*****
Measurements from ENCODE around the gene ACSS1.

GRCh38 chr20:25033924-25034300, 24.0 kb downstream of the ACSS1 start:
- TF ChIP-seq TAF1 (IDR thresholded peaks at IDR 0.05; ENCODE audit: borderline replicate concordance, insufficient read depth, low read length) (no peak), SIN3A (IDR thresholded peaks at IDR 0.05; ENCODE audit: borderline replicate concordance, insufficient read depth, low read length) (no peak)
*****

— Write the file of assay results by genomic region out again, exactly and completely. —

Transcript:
Measurements from ENCODE around the gene ACSS1.

GRCh38 chr20:25033924-25034300, 24.0 kb downstream of the ACSS1 start:
- TF ChIP-seq TAF1 (IDR thresholded peaks at IDR 0.05; ENCODE audit: borderline replicate concordance, insufficient read depth, low read length) (no peak), SIN3A (IDR thresholded peaks at IDR 0.05; ENCODE audit: borderline replicate concordance, insufficient read depth, low read length) (no peak)